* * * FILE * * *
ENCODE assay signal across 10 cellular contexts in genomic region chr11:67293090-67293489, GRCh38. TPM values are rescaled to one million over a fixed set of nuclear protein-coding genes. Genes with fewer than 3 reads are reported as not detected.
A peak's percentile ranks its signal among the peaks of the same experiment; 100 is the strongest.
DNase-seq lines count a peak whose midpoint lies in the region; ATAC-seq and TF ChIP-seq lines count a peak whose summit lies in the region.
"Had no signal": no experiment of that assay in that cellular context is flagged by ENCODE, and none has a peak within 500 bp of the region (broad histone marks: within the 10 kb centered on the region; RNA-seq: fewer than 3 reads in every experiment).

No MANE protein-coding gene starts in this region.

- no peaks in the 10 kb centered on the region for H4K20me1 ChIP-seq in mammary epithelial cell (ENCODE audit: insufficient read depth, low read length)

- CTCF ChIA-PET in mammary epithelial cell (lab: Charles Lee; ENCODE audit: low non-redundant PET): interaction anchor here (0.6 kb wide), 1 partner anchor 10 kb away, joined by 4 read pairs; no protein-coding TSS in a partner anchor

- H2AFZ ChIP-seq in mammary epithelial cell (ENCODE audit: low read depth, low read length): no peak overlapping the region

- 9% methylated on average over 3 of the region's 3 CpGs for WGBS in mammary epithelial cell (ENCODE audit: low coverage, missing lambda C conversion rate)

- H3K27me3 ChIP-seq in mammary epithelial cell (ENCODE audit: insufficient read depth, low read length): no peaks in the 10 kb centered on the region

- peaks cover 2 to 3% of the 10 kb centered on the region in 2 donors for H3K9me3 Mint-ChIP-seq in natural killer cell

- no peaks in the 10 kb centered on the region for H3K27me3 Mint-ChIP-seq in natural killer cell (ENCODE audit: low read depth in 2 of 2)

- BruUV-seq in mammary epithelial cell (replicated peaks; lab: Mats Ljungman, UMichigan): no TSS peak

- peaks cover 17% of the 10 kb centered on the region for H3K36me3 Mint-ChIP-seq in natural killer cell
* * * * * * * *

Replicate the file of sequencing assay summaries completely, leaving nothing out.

ENCODE assay signal across 10 cellular contexts in genomic region chr11:67293090-67293489, GRCh38. TPM values are rescaled to one million over a fixed set of nuclear protein-coding genes. Genes with fewer than 3 reads are reported as not detected.
A peak's percentile ranks its signal among the peaks of the same experiment; 100 is the strongest.
DNase-seq lines count a peak whose midpoint lies in the region; ATAC-seq and TF ChIP-seq lines count a peak whose summit lies in the region.
"Had no signal": no experiment of that assay in that cellular context is flagged by ENCODE, and none has a peak within 500 bp of the region (broad histone marks: within the 10 kb centered on the region; RNA-seq: fewer than 3 reads in every experiment).

No MANE protein-coding gene starts in this region.

- no peaks in the 10 kb centered on the region for H4K20me1 ChIP-seq in mammary epithelial cell (ENCODE audit: insufficient read depth, low read length)

- CTCF ChIA-PET in mammary epithelial cell (lab: Charles Lee; ENCODE audit: low non-redundant PET): interaction anchor here (0.6 kb wide), 1 partner anchor 10 kb away, joined by 4 read pairs; no protein-coding TSS in a partner anchor

- H2AFZ ChIP-seq in mammary epithelial cell (ENCODE audit: low read depth, low read length): no peak overlapping the region

- 9% methylated on average over 3 of the region's 3 CpGs for WGBS in mammary epithelial cell (ENCODE audit: low coverage, missing lambda C conversion rate)

- H3K27me3 ChIP-seq in mammary epithelial cell (ENCODE audit: insufficient read depth, low read length): no peaks in the 10 kb centered on the region

- peaks cover 2 to 3% of the 10 kb centered on the region in 2 donors for H3K9me3 Mint-ChIP-seq in natural killer cell

- no peaks in the 10 kb centered on the region for H3K27me3 Mint-ChIP-seq in natural killer cell (ENCODE audit: low read depth in 2 of 2)

- BruUV-seq in mammary epithelial cell (replicated peaks; lab: Mats Ljungman, UMichigan): no TSS peak

- peaks cover 17% of the 10 kb centered on the region for H3K36me3 Mint-ChIP-seq in natural killer cell